Monday, April 18, 2005

Canatella v. State of California (9th Cir. - April 11, 2005)

Perhaps only civil procedure and federal courts scholars would be interested in this opinion by Judge Brunetti. But I was. It's all about the interplay between intervention and Younger abstention; in particular, whether a district court can abstain from a proposed intervenor's complaint without deciding whether the intervenor meets the requirements of Rule 24. (That's why virtually no one except absurd people like me would be interested in the opinion.) Judge Brunetti affirms, holding that they can.

I honestly haven't thought about this complex issue enough at this point to tell whether I agree with the opinion. It certainly seems facially correct, and I also agree that a party shouldn't be able to use Rule 24 intervention as a means of getting around Younger (which would potentially work -- though I'm far from sure it actually would -- when the underlying complaint isn't subject to Younger abstention but yours would be). But there nonetheless a couple of troubling components of that rule. First, it means that a party really does have no ability to participate in a decision that will critically affect him (which is the classic situation in which intervention is allowed). When, as here, Lawsuit X started first, and you've got ongoing Proceeding Y, and the outcome of Lawsuit X will -- as a matter of precedent -- control Proceeding Y (and hence your fate), it seems a bit unfair not to let you participate in Lawsuit X. Which is basically what is transpiring here.

Second, the application of Younger in this context seems especialy unfair when one realizes that the tribunals in Proceeding Y aren't even allowed to consider the constitutional challenges that are at issue in Lawsuit X and that are a big part of the defense to Proceeding Y. Here, the State Bar is trying to discipline Richard Cantanella and he wants to raise a variety of constitutional challenges. But, as Judge Brunetti recognizes, the State Bar court has no authority to strike down a statute or even entertain these challenges. Which means that they'll never be considered if the courts abstain. Sure, Cantanella can seek judicial review of any adverse result rendered in Proceeding Y. But such review is entirely discretionary; moreover, as a practical matter, what are the odds that the California Supreme Court is really going to devote its scarce resources to such claims?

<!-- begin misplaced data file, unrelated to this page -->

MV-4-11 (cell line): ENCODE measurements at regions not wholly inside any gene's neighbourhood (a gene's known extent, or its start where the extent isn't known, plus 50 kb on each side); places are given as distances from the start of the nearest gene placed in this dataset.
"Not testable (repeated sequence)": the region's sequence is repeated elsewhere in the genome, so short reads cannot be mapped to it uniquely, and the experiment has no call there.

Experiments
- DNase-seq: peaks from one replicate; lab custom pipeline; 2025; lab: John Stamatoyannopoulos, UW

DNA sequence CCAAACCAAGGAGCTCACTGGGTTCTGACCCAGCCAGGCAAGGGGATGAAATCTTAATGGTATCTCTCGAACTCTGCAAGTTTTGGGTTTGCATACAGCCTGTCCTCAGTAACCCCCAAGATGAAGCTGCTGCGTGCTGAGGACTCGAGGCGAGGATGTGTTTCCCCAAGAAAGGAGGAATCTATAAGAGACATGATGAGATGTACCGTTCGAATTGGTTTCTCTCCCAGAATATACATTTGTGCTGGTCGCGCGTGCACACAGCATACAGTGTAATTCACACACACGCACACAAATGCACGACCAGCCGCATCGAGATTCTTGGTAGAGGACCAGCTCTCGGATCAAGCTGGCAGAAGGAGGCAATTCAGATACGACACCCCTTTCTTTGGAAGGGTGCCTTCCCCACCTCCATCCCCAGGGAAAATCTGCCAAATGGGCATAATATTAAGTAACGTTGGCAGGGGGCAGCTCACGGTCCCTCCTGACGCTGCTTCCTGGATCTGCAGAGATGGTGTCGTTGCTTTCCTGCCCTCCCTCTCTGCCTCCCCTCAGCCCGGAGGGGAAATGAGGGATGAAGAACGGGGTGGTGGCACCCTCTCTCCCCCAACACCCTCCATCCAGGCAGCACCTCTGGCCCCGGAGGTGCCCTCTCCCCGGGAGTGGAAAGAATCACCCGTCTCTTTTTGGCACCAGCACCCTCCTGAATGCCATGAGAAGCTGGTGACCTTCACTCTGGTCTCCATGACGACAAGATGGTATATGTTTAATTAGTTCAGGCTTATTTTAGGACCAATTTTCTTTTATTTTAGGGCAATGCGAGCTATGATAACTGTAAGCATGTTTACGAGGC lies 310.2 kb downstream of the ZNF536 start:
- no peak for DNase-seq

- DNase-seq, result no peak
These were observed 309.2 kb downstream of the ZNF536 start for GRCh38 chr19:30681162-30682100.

So the holding is a little bit troubling. Maybe it's still right; again, I haven't come to any definite conclusion. But there are at least parts of the case that give me pause.

Okay, so that's the academic part. Here's the tabloid part. The attorney at issue is, as I mentioned earlier, Richard Cantanella, a Hastings graduate who practices up in San Francisco. This isn't his first time before the State Bar: for an interesting summary of his prior disciplinary record, look here. Brief summary: Disciplined for filing numerous frivolous actions, 37 separate sanctions, and a complaint that one federal court labelled "a paradigm for 'frivolous'." Yikes.